Had Trump said something to that effect during the presidential campaign, it would have been laughably false. Trump is arguably one of the most pro-gun presidential candidates in recent history. After the mass shooting in San Bernardino, Calif., Trump campaigned on arming more people and falsely accused Hillary Clinton of wanting to abolish the Second Amendment. “We're getting rid of gun-free zones, I can tell you,” he said. He spoke at its annual convention, and the NRA responded in kind. It spent an estimated $30 million to get him elected.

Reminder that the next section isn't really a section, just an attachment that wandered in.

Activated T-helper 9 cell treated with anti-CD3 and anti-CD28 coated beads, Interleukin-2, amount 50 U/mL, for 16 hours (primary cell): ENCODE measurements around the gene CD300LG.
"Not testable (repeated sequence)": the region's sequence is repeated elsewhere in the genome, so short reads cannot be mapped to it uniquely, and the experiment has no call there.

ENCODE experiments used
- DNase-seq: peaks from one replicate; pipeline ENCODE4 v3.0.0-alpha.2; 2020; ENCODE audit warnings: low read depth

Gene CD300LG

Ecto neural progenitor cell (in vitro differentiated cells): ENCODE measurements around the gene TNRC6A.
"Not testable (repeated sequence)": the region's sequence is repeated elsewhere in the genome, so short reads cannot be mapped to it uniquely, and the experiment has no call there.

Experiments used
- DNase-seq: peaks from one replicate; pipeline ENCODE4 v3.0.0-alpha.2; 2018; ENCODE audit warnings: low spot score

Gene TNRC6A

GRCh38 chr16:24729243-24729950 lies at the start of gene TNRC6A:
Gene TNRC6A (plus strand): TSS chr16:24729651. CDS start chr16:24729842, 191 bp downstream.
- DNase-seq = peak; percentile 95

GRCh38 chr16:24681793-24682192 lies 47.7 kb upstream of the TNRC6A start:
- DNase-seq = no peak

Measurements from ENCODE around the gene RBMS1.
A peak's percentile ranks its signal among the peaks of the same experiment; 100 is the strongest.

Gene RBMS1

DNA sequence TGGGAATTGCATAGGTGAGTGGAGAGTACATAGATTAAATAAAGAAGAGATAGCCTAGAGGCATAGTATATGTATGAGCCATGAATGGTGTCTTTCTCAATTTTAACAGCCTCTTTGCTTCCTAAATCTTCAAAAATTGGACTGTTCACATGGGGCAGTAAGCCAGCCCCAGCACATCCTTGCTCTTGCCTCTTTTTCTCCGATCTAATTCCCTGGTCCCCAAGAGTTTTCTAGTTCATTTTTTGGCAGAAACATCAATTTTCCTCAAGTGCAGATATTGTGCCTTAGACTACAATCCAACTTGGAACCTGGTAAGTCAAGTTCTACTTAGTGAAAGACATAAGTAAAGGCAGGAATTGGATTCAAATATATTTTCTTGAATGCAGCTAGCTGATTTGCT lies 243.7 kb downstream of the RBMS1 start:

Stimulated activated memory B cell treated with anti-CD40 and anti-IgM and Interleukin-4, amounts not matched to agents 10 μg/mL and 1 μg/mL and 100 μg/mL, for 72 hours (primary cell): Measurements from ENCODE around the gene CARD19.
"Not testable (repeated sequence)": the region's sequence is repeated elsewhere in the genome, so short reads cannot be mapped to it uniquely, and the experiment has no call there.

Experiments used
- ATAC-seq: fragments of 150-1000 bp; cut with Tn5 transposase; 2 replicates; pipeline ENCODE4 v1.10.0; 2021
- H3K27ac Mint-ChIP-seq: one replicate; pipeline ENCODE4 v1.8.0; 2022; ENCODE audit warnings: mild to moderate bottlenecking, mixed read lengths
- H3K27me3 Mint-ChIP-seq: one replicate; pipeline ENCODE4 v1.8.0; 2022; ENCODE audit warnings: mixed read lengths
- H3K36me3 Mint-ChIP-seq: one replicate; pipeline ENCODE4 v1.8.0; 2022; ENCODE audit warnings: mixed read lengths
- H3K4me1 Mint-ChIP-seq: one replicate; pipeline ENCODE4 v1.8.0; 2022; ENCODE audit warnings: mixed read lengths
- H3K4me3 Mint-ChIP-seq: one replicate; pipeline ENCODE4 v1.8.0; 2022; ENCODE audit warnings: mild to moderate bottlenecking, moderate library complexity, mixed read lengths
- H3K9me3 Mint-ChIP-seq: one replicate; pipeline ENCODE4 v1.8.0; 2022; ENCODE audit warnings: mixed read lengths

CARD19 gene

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“I will not let you down. Remember that, I will not let you down,” Trump said at an NRA convention where it endorsed him, before the Republican primary was officially over.

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After getting elected, it seemed like everything was going according to plan for the NRA. Trump became the first sitting president since Ronald Reagan to address its annual meeting.

But as Trump himself said Wednesday, that symbiotic relationship could end anytime he wants it to. Yes, he's running for reelection in 2020. And yes, $30 million would be extremely helpful for a president whose approval ratings suggest that he could be vulnerable.

But Trump is betting he'd get the NRA's help anyway, even if he bucks it right now in this pivotal national moment on guns. It's likely a safe bet.